Pub. Date:
Cengage Learning
Industrial Motor Control / Edition 3

Industrial Motor Control / Edition 3

by Stephen L. Herman, Walter N. Alerich


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This newly revised text, now in full color, provides easy-to-follow instructions and the essential information for controlling industrial motors. Most commonly-used devices in contemporary industrial settings are covered. Many circuits are explained with clear and concise step-by-step sequences that help students learn the concepts and applications of control logic. A new lab manual is now available to supplement the 4th edition of this text.
Interactive Companion (CD-ROM), ISBN: 0-7668-1104-2
Lab Manual, ISBN: 0-8273-8642-7
Instructor's Manual, ISBN: 0-8273-8641-9

Product Details

ISBN-13: 9780827352520
Publisher: Cengage Learning
Publication date: 02/28/1993
Edition description: Older Edition
Pages: 448
Product dimensions: 8.06(w) x 9.51(h) x 0.90(d)

About the Author

Stephen L. Herman--both an electrician and a teacher for more than 30 years--authored numerous popular textbooks on the subjects of electricity and mathematics. Now retired, Mr. Herman spent two decades as lead instructor for the Electrical Technology Curriculum at Lee College in Baytown, Texas, where he received an Excellence in Education Award from the Halliburton Education Foundation. He also taught at Randolph Community College in Asheboro, North Carolina, for nine years, and helped establish an electrical curriculum for Northeast Texas Community College in Mount Pleasant, Texas. Additional publications include DELMAR'S STANDARD TEXTBOOK OF ELECTRICITY, INDUSTRIAL MOTOR CONTROLS, UNDERSTANDING MOTOR CONTROLS, ELECTRIC MOTOR CONTROL, ELECTRONICS FOR ELECTRICIANS, ELECTRICAL WIRING INDUSTRIAL, ALTERNATING CURRENT FUNDAMENTALS, DIRECT CURRENT FUNDAMENTALS, ELECTRICAL STUDIES FOR TRADES, ELECTRICAL PRINCIPLES, ELECTRICAL TRANSFORMERS AND ROTATING MACHINES, EXPERIMENTS IN ELECTRICITY FOR USE WITH LAB VOLT, THE COMPLETE LABORATORY MANUAL FOR ELECTRICITY, and PRACTICAL PROBLEMS IN MATHEMATICS FOR ELECTRICIANS.

Walter Alerich, BVE, MA, has an extensive background in electrical installation and education. As a journeyman wireman, he has had many years of experience in the practical applications of electrical work. Mr. Alerich has also served as an instructor, supervisor and adminstrator of training programs, and is well-aware of the need for effective instruction in this field. A former department head of the Electrical-Mechanical Department of Los Angeles Trade and Technical College, Mr. Alerich has written extensively on the subject of electricity and motor controls. He presently serves as an international specialist/consultant in the field of electrical trades, developing curricula and designing training facilities.

Table of Contents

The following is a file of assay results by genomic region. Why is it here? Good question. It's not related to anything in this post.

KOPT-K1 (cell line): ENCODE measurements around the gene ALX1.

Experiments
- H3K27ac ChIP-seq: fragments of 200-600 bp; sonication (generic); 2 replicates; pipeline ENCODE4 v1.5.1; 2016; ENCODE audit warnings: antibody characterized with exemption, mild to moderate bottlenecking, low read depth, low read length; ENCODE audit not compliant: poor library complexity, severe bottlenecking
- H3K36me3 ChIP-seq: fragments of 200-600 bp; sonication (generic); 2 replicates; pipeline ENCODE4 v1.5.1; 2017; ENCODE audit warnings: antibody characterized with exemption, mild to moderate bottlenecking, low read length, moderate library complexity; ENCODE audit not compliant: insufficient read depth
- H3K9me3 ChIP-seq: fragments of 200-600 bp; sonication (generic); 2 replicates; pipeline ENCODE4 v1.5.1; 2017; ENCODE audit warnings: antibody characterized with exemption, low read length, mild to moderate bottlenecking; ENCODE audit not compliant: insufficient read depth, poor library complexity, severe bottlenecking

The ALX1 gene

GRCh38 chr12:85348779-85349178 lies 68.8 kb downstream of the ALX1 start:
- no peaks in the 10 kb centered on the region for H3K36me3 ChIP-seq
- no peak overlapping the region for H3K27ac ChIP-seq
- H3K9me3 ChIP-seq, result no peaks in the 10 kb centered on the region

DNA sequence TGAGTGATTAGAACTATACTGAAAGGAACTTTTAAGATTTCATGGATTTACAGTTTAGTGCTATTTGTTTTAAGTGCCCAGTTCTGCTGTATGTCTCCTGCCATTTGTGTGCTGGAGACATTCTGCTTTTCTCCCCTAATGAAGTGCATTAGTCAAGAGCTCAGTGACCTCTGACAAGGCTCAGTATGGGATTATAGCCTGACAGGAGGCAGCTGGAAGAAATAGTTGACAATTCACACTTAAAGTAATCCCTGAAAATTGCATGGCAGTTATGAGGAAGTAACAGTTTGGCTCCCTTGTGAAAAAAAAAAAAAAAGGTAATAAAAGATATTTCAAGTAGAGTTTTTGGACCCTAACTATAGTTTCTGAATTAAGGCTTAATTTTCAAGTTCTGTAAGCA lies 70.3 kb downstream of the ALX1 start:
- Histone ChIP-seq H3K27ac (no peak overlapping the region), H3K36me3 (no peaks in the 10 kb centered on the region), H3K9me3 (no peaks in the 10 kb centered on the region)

UNIT 1: General Principles of Electric Motor Control. UNIT 2: Semiconductors. UNIT 3: The PN Junction. UNIT 4: The Zener Diode. UNIT 5: The Transistor. UNIT 6: The Unijunction Transistor. UNIT 7: The SCR: UNIT 8: the Diac. UNIT 9: the Triac. UNIT 10: the 555 Timer. UNIT 11: the Operational Amplifier. UNIT 12: Fractional and Integral Horsepower Manual Motor Starters. UNIT 13: Magnetic Line Voltage Starters. UNIT 14: Push Buttons and Control Stations. UNIT 15: Relays and Contractors. UNIT 16: The Solid-State Relay. UNIT 17: Timing Relays. UNIT 18: Pressure Switches and Regulators. UNIT 19: Float Switches. UNIT 20: Flow Switches and Sensors. UNIT 21: Limit Switches. UNIT 22: Phase Failure Relays. UNIT 23: Solenoid and Motor Operated Valves. UNIT 24: Temperature Sensing Devices. UNIT 25: Hall Effect Sensors. UNIT 26: Proximity Detectors. UNIT 27: Photodetectors. UNIT 28: The Control Transformer. UNIT 29: Basic Control Circuits. UNIT 30: Schematics and Wiring Diagrams. UNIT 31: Timed Starting for Three Motors (Circuit #1). UNIT 32: Float Switch Control of a Pump and Pilot Lights (Circuit #3). UNIT 33: Developing a Wiring Diagram (Circuit #1). UNIT 34: Developing a Wiring Diagram (Circuit #2). UNIT 35: Developing a Wiring Diagram (Circuit #3). UNIT 36: Installing Control Systems. UNIT 37: Hand-Off Automatic Controls. UNIT 38: Multiple Push-button Stations. UNIT 39: Interlocking Methods for Reversing Control. UNIT 40: Sequence Control. UNIT 41: Jogging (Inching) Control Circuits. UNIT 42: Plugging. UNIT 43: DC Motors. UNIT44: Across the line Starting. UNIT 45: Definite Time Starting Control. UNIT 46: Solid-State DC Motor Controls. UNIT 47: Stepping Motors. UNIT 48: The Motor and Starting Methods. UNIT 49: Primary Resistor-type Starters. UNIT 50: Autotransformer Starters. UNIT 51: Automatic Starters for Star-Delta Motors. UNIT 52: Consequent Pole Motor Controllers. UNIT 53: Wound rotor Motors and Manual Speed Control. UNIT 54: Automatic Acceleration for Wound Rotor Motors. UNIT 55: Synchronous Motor Operation. UNIT 56: Synchronous Automatic Motor Starter. UNIT 57: Variable Speed AC Motor Control. UNIT 58: Magnetic Clutch and Magnetic Drive. UNIT 59: Motor Installation. UNIT 60: Direct Drives and Pulley Drives. UNIT 61: Developing Control Circuits. UNIT 62: Digital Logic. UNIT 63: The bounceless Switch. UNIT 64: Start-Stop Push-button Control. UNIT 65: Programmable Controllers. UNIT 66: Programming a PLC. UNIT 67: Analog Sensing for Programmable Controllers.

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